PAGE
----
ANKARA, Turkey — Over the past 12 years, Turkey has experienced a massive revolution in terms of aid spending. Once the recipient of development aid, Turkey is now the world’s fourth largest donor. In 2013, Turkey spent $3.3 billion in aid, up from $73 million in 2002.
The change arose when the current president of Turkey, Recep Tayyip Erdogan, came into power. Erdogan and his party, the Justice and Development Party, inherited a thriving economy and adopted the foreign policy strategy of giving more global aid in order to expand Turkey’s power.
As China, India and Brazil turned their attention to Africa in the early 2000s, so did Turkey. But Africa has not been the only benefiter. Turkey’s aid organization AFDAD was created in 2009 to provide a coordinating body for aid efforts.
AFDAD evacuated 26,000 people during the 2011 crisis in Libya, sent a search-and-rescue team into Japan after the 2011 earthquake and tsunami, provided some of the first aid to Somalia in its 2011 famine and is currently hosting about 500,000 Syrian refugees. Conditions in the refugee camps have been called “perfect” by the New York Times.
“Turkish workers, hunting for litter to sweep from the meticulously laid, brand-new brick pats, were merely doing maintenance between rounds of street-washing trucks,” describes Mac McClelland, New York Times reporter, regarding his visit to Kilis refugee camp in Turkey.
McClelland continues, “What is startling about Kilis is how little it resembles the refugee camp of our imagination…Residents can scan a card with their fingertips for entry…Inside it’s stark 2,053 identical containers spread out in neat rows. No tents. None of the smells…”
Turkey was able to so quickly respond to the demand for refugee camps because of its own experience with disaster. In 1999 a magnitude 7.4 earthquake rattled Turkey’s northwest region, and the country was not prepared to deal with the after effects. A Turkish Foreign Ministry official explains that the experience forced Turkey to realize “how important international humanitarian assistance was.”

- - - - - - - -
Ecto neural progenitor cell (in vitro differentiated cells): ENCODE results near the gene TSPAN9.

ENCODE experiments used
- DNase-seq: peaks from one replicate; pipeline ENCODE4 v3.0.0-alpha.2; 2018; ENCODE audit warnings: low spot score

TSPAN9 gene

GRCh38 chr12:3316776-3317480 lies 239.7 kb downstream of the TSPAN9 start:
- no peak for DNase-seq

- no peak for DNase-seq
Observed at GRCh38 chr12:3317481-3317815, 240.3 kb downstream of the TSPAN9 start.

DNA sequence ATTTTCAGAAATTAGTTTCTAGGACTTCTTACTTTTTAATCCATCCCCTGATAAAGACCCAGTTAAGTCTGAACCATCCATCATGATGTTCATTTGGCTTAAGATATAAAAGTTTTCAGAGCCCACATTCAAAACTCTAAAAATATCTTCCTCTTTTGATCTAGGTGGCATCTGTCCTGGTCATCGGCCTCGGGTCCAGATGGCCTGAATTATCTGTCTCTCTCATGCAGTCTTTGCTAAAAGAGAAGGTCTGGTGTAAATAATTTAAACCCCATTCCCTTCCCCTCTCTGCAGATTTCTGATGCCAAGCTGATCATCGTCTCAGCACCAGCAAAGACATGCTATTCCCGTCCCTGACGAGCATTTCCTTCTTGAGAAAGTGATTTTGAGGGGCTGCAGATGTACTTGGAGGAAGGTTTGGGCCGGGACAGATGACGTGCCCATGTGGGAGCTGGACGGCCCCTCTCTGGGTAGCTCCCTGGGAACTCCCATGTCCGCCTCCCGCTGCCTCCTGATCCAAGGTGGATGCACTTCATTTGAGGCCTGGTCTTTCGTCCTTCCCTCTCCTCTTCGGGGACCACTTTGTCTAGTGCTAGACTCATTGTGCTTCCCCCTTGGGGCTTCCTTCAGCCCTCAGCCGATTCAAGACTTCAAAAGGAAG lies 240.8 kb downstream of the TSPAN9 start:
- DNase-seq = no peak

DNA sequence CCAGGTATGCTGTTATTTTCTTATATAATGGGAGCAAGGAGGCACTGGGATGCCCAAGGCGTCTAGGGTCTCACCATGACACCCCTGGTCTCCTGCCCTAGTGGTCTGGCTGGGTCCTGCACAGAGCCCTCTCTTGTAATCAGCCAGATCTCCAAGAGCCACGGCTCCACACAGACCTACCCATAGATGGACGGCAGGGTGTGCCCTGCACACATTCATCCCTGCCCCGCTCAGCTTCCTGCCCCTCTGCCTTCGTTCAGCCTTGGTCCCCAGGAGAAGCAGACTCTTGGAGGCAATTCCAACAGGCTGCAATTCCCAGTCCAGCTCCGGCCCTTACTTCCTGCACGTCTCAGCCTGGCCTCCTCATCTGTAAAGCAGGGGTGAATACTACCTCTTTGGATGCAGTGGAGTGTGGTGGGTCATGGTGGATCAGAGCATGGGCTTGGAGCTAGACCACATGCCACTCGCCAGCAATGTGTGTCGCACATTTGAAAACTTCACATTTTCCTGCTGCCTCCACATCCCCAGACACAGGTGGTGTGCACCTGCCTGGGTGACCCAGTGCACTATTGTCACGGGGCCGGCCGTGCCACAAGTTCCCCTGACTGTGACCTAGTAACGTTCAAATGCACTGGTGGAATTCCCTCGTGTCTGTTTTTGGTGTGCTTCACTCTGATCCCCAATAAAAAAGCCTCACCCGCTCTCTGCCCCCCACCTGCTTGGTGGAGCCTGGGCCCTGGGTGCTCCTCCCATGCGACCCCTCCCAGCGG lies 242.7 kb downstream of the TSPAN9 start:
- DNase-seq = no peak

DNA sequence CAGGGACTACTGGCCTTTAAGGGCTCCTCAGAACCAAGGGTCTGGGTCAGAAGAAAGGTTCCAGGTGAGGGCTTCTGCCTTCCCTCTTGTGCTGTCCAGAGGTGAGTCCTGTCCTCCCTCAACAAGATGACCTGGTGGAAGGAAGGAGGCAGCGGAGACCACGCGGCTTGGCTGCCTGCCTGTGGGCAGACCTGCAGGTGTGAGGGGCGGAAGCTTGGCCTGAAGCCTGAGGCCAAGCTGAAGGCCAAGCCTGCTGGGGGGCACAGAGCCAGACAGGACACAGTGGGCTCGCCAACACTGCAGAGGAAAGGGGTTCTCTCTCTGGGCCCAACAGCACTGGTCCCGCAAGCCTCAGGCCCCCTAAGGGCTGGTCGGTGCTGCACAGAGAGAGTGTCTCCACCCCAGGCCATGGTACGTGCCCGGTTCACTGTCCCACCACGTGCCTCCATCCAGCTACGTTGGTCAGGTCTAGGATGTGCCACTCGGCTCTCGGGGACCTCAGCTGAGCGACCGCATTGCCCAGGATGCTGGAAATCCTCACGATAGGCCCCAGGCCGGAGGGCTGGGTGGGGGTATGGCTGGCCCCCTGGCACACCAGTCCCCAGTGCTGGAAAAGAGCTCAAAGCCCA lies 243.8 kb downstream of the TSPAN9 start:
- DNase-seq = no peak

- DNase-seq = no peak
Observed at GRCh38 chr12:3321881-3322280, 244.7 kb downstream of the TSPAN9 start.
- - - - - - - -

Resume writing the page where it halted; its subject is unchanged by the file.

Another high magnitude earthquake shook Turkey’s eastern city of Van, but this time Turkey was ready to respond. Container camps were set up for displaced people, along with aid screening processes. All of this allowed Turkey to be ready to accept millions of refugees when crisis broke out in Syria.
Since the start of the Syrian conflict, Turkey has spent over $2 billion in creating and maintaining refugee camps.
“Our vision is to be one of the leading agencies in the world, responding to world challenges in an effective way,” says Mehmet Yilmaz, head of external affairs and partnerships at the Turkish Cooperation and Coordination Agency.
Turkey’s overall aid spending has risen dramatically, by 3,000 percent in the last decade. Turkey is now the world’s fourth largest donor of humanitarian aid. The rise in spending has come at a convenient time politically.
“Turkey’s international image has taken a beating of late,” writes David Lepeska of Al-Jazeera. He cites its opposition to Bashar al-Assad’s regime and the military government in Egypt, corruption scandals, bans on social media and aggressive reactions to peaceful protestors.
“Turkey is looking to increase its visibility and eventually its political and economic influence,” says Sinan Ulgen, former Turkish diplomat and visiting scholar at Carnegie Europe.
The massive aid Turkey has given to Africa has begun to pay off with trading partnerships. In fact, trade between the two has increased from $5.4 billion in 2003 to $23 billion in 2012.
Turkey was also recently voted into a nonpermanent seat on the U.N. Security Council with the support of all but two African countries.
“It is time for Erdogan to wield the moral authority of his country’s generosity to its advantage,” writes Lepeska.
An article written by Erdogan in Foreign Policy demonstrates the President trying to do just that during the 2011 famine in Somalia: “The crisis tests the notion of civilization and our modern values. [Yet it] can mark the beginning of a new process, by focusing international humanitarian efforts and global attention on the plight of the region.”
– Julianne O’Connor